This exhibition features 24 works donated by Flint native Jack B. Pierson. Drawing on Pierson’s experience as a gay man, Political and Personal: Images of Gay Identity sheds light on the important role sexual identity played in informing his collecting habits. Highlighting the work of several well-known and lesser-known gay artists and works by heterosexual artists, this exhibition captures the multi-dimensional nature of gay identity in the 20th century.
Pierson was employed by General Motors following World War II and later moved to Long Island with his life-long partner, Robert Martin Purcell. In 1976, following Purcell’s death, Pierson began donating his print collection to the FIA and continued to collect and donate additional works until his death in 1997. Among the hundreds of prints that Pierson collected, several focused on public identity, social activism, as well as gay love and attraction.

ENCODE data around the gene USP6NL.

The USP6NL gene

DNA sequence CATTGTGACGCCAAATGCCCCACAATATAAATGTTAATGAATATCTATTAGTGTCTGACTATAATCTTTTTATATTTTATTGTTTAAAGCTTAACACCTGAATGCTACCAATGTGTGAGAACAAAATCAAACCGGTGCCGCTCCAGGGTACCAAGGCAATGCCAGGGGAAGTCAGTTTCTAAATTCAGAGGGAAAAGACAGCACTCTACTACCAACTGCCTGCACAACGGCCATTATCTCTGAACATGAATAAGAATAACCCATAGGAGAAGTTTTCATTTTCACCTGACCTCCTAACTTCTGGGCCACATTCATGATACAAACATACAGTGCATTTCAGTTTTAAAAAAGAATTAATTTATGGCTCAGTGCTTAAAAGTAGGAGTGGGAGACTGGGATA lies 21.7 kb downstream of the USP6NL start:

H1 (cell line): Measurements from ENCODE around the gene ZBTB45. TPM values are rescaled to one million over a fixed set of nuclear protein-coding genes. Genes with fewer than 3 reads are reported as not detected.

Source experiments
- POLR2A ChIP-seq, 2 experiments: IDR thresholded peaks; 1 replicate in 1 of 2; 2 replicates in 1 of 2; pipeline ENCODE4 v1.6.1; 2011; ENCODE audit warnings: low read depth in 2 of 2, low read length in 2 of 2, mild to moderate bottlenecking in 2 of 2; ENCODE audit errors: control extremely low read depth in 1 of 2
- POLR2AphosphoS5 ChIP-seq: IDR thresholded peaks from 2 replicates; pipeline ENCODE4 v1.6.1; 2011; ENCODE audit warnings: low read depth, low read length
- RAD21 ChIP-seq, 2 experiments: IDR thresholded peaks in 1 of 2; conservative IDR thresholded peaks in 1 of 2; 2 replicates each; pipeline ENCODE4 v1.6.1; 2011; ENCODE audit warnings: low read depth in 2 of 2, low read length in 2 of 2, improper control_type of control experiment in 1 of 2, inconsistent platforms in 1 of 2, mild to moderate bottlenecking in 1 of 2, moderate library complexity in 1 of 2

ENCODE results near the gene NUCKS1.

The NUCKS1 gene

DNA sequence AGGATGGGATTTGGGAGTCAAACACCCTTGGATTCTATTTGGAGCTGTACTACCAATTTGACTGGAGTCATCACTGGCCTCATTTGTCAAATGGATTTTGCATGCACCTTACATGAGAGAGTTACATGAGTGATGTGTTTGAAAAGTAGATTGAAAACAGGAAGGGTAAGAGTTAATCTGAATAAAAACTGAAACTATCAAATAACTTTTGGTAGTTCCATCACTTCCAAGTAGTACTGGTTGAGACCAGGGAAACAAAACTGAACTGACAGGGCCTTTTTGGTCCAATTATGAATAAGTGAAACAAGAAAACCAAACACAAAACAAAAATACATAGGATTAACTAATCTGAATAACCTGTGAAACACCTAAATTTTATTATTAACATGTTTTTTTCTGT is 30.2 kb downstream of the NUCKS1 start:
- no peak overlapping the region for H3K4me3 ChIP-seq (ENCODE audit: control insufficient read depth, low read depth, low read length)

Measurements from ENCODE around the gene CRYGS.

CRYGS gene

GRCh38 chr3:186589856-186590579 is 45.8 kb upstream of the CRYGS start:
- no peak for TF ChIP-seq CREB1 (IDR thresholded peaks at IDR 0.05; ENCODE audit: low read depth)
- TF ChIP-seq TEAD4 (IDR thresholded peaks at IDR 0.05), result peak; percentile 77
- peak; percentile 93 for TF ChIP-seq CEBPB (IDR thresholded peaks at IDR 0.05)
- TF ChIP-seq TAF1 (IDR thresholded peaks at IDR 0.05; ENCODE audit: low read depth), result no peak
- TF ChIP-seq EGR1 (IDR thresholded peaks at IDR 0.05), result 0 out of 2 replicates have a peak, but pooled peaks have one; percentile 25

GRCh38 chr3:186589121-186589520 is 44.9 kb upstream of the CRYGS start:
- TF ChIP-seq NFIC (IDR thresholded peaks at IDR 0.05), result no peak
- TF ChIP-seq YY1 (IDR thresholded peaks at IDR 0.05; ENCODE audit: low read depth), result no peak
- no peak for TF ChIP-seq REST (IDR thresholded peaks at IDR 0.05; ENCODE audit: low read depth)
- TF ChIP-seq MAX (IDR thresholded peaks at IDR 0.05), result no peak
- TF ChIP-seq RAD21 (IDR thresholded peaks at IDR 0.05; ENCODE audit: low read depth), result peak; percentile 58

George Gessert, American, born 1944. Genetic Engineering Satyr, 1988. Xerograph on paper, 8 1/2 x 11 in. (21.6 x 27.9 cm) Image: 5 3/4 x 6 3/4 in. (14.6 x 17.1 cm). Gift of Mr. Jack B. Pierson 1989.64
Papo Colo, Puerto Rican, born 1946. Photogenics: Photopoems, 1979. Duotone on paper, 14 x 11 in. (35.6 x 27.9 cm). Gift of Mr. Jack B. Pierson 19184.108.40.206
Rockwell Kent, American, 1882 - 1971. Greenland Swimmer, 1932. Wood engraving on paper, 10 3/4 x 9 13/16 in. (27.3 x 24.9 cm) Image: 5 7/16 x 6 15/16 in. (13.8 x 17.6 cm). Gift of Mr. Jack B. Pierson 1989.65
David Lance Goines, American, born 1945. Aids Prevention, Poster for the University of California, Berkeley, Student Health Services, 1985. Lithograph on paper, 24 x 17 1/16 in. (61 x 43.3 cm) Image: 24 x 17 1/16 in. (61 x 43.3 cm)
Joe A. Stornello, American, born 1951. Portrait of Jack B. Pierson, 1982. Silver print, 9 1/2 x 7 in. (24.1 x 17.8 cm). Gift of Mr. Jack B. Pierson in memory of Mr. Robert Martin Purcell 1982.437
Men Laid Bare: Homosexual Bodies and Homophobic History
Wednesday, June 23
Guest Curator Eric Birkle
This talk takes as its premise the double entendre of the phrase “to lay bare,” which is used to refer at once to the archetype of the nude in art history (or the idea of bodily exposure) and to reveal the extent to which homosexual subject matter...